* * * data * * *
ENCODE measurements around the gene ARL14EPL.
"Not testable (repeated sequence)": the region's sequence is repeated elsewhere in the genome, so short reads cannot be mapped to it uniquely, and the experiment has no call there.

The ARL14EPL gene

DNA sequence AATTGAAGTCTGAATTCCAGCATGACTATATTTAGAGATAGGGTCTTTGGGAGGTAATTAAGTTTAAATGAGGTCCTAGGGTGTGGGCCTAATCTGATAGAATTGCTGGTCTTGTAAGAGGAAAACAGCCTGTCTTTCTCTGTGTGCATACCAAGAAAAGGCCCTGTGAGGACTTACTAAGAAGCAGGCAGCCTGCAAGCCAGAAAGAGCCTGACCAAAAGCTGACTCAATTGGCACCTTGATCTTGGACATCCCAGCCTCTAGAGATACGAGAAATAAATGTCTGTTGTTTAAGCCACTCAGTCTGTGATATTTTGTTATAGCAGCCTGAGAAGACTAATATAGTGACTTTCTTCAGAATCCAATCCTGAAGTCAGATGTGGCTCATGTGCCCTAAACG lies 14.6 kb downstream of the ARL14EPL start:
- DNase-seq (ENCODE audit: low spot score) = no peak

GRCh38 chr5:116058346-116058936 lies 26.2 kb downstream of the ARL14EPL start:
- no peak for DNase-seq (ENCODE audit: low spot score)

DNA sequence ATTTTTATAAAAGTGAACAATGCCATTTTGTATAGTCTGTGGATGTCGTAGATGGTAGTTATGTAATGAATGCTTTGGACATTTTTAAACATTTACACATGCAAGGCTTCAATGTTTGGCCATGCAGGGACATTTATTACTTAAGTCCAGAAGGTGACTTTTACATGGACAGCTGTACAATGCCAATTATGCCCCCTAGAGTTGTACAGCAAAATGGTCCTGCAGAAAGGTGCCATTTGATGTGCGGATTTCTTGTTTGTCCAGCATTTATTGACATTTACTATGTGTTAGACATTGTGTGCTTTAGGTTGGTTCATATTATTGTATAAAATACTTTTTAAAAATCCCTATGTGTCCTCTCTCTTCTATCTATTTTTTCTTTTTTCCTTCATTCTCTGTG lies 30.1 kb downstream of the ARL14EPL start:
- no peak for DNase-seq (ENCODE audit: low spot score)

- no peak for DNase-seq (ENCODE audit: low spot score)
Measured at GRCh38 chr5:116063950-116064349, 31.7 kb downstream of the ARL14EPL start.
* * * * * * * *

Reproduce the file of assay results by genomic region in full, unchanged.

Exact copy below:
ENCODE measurements around the gene ARL14EPL.
"Not testable (repeated sequence)": the region's sequence is repeated elsewhere in the genome, so short reads cannot be mapped to it uniquely, and the experiment has no call there.

The ARL14EPL gene

DNA sequence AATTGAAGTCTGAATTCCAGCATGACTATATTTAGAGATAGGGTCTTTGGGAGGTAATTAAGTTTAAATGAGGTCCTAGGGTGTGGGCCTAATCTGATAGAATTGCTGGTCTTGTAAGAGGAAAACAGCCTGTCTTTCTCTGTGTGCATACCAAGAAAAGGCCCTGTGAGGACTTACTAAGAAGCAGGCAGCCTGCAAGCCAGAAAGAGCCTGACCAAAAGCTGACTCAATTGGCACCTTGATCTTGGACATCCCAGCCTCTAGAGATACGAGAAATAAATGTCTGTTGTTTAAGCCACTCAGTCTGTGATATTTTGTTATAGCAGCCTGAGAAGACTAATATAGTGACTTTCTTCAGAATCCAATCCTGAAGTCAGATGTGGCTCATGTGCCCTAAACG lies 14.6 kb downstream of the ARL14EPL start:
- DNase-seq (ENCODE audit: low spot score) = no peak

GRCh38 chr5:116058346-116058936 lies 26.2 kb downstream of the ARL14EPL start:
- no peak for DNase-seq (ENCODE audit: low spot score)

DNA sequence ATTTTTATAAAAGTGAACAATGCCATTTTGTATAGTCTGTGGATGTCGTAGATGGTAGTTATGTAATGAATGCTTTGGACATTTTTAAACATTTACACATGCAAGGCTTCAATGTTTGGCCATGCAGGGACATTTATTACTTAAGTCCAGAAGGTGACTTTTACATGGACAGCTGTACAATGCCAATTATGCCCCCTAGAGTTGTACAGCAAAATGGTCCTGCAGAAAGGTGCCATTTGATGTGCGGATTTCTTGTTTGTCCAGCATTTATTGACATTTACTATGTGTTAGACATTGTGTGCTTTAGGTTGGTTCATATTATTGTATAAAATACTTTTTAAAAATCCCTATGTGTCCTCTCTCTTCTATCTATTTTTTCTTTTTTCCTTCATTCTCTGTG lies 30.1 kb downstream of the ARL14EPL start:
- no peak for DNase-seq (ENCODE audit: low spot score)

- no peak for DNase-seq (ENCODE audit: low spot score)
Measured at GRCh38 chr5:116063950-116064349, 31.7 kb downstream of the ARL14EPL start.